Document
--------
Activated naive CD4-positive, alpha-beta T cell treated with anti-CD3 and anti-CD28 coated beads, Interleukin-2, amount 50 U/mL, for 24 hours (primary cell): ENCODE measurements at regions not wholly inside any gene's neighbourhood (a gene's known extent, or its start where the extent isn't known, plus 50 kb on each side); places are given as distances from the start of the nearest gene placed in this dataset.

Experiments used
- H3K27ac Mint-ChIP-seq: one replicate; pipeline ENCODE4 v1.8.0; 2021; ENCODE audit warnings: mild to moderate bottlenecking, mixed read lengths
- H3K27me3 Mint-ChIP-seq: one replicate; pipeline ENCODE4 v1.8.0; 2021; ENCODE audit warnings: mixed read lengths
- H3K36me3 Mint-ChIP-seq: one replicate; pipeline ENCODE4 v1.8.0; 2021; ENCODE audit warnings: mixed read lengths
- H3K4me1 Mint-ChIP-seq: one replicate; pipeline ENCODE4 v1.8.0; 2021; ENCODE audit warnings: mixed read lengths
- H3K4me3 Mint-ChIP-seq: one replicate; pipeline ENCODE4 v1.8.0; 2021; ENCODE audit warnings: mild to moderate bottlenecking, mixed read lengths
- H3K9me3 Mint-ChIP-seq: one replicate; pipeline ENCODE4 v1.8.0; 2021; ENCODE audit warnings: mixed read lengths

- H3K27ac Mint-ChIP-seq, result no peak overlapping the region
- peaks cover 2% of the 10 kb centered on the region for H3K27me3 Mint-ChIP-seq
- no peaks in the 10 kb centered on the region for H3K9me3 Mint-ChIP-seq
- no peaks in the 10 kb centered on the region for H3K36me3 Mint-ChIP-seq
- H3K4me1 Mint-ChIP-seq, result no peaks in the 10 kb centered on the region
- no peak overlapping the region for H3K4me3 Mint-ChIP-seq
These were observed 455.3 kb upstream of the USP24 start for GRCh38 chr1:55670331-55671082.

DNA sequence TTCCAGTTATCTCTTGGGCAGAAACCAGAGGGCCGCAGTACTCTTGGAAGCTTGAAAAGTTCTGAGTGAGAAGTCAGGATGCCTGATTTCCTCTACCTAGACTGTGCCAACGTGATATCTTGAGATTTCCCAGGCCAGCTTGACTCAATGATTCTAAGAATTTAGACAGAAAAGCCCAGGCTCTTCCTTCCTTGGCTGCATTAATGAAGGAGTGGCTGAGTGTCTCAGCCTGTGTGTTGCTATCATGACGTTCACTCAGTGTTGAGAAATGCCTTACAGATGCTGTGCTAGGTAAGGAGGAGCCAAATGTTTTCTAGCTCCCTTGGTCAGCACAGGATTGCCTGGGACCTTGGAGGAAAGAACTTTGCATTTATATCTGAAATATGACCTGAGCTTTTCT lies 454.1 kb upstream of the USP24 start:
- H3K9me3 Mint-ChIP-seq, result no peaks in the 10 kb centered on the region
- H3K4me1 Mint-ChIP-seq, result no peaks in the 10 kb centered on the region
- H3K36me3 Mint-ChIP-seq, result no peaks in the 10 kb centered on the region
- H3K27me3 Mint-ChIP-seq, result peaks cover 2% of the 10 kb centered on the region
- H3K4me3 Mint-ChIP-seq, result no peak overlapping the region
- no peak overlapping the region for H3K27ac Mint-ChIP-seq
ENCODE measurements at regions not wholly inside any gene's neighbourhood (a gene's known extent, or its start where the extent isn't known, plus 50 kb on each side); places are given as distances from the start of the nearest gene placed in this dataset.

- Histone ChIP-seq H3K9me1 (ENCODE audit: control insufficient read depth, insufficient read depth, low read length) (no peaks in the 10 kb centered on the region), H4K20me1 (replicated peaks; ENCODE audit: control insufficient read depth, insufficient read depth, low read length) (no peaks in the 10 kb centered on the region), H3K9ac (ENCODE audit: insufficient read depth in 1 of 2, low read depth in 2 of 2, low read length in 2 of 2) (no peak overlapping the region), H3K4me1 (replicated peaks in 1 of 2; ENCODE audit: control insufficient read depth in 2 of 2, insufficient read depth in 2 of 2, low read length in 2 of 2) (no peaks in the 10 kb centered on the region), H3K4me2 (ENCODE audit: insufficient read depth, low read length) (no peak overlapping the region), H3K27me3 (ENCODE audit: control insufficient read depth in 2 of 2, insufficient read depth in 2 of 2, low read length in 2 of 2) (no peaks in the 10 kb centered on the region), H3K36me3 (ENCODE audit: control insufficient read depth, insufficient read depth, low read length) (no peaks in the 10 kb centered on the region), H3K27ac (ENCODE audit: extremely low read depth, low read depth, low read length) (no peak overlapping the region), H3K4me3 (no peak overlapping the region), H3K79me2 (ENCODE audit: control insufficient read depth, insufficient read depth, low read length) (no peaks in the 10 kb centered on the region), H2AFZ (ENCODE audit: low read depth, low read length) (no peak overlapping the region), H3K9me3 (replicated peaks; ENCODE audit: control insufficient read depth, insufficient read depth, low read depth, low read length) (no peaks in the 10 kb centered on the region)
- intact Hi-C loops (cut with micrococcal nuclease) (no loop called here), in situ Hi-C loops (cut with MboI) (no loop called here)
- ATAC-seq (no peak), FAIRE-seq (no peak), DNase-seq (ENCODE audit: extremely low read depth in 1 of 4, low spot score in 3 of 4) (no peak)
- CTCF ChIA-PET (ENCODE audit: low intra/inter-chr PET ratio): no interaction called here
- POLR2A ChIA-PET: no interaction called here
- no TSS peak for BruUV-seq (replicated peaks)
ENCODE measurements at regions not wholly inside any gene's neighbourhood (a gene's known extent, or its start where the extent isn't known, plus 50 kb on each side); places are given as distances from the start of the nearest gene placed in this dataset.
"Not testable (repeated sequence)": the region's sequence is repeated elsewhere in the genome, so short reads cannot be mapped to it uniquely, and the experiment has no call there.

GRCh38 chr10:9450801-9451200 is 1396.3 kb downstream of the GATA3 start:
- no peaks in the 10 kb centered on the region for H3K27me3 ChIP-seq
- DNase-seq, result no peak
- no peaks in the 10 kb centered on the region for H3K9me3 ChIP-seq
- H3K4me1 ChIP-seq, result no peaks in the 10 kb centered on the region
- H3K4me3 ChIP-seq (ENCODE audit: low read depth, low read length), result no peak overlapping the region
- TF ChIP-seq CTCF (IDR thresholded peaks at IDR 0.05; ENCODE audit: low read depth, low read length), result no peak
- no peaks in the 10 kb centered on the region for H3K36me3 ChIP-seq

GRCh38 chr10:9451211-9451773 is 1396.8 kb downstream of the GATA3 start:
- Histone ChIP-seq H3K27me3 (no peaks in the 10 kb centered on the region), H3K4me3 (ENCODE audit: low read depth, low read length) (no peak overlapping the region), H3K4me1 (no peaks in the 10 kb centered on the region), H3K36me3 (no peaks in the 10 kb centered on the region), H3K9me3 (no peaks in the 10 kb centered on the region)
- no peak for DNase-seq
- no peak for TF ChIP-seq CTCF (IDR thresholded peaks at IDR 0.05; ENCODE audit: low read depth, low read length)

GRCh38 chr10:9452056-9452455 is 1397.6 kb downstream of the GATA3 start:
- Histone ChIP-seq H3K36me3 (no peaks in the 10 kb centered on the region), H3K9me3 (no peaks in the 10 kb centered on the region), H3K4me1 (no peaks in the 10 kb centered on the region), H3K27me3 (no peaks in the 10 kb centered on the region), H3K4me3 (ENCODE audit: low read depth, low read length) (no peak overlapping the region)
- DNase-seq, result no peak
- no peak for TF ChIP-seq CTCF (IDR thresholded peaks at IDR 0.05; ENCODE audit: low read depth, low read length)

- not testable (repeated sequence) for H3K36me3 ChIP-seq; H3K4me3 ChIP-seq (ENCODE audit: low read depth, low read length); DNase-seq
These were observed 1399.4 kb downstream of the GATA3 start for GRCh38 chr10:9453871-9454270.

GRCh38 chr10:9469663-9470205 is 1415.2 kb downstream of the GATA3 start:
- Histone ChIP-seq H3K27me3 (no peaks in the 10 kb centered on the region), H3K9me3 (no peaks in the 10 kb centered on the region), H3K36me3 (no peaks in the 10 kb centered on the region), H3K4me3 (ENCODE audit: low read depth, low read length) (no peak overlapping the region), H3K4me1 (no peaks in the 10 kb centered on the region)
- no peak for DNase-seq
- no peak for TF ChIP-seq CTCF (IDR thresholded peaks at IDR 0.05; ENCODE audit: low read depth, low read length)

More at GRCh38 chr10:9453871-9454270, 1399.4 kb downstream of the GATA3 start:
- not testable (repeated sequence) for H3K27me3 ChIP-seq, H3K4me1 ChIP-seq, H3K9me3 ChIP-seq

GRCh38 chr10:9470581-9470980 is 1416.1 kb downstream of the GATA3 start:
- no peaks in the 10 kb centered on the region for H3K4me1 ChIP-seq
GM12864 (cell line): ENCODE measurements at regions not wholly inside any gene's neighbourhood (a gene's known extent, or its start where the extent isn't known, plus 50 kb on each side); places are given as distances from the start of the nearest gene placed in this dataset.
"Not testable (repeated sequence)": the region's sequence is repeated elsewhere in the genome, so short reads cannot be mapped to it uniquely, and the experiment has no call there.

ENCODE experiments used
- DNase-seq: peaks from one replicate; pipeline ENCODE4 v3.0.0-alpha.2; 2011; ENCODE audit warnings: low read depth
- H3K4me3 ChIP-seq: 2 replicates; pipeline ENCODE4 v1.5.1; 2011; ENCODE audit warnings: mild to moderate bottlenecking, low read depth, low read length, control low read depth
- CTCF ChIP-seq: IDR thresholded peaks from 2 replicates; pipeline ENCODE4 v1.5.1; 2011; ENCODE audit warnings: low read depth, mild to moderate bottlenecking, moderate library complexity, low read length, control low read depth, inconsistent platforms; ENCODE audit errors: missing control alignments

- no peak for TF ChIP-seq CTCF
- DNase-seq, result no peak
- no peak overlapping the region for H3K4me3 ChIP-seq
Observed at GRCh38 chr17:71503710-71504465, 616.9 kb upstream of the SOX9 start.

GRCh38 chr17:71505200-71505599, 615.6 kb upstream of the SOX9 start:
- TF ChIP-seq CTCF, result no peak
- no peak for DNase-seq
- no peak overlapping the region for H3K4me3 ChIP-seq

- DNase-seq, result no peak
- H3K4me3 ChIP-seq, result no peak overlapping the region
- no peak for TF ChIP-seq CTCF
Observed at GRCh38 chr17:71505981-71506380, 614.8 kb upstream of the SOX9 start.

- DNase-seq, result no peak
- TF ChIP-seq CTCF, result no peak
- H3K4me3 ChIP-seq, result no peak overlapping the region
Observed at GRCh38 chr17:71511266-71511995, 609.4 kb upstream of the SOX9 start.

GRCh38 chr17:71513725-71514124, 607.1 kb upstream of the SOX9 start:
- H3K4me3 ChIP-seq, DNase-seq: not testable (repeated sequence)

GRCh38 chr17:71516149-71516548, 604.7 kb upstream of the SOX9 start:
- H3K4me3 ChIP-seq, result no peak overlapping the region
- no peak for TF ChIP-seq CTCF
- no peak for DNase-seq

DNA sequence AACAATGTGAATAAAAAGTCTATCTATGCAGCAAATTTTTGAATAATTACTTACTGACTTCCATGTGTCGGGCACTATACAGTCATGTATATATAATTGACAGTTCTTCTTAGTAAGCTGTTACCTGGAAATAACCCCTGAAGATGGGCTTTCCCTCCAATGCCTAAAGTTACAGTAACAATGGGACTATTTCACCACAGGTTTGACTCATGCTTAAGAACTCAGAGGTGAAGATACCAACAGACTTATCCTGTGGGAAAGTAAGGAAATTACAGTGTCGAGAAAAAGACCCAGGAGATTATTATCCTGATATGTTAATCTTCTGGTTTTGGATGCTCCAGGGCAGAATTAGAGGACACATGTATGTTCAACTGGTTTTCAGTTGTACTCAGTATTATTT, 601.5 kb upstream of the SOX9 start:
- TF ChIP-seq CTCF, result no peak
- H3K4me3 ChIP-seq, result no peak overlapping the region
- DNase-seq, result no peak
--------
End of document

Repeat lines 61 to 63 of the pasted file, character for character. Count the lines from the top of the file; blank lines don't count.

- DNase-seq: peaks from one replicate; pipeline ENCODE4 v3.0.0-alpha.2; 2011; ENCODE audit warnings: low read depth
- H3K4me3 ChIP-seq: 2 replicates; pipeline ENCODE4 v1.5.1; 2011; ENCODE audit warnings: mild to moderate bottlenecking, low read depth, low read length, control low read depth
- CTCF ChIP-seq: IDR thresholded peaks from 2 replicates; pipeline ENCODE4 v1.5.1; 2011; ENCODE audit warnings: low read depth, mild to moderate bottlenecking, moderate library complexity, low read length, control low read depth, inconsistent platforms; ENCODE audit errors: missing control alignments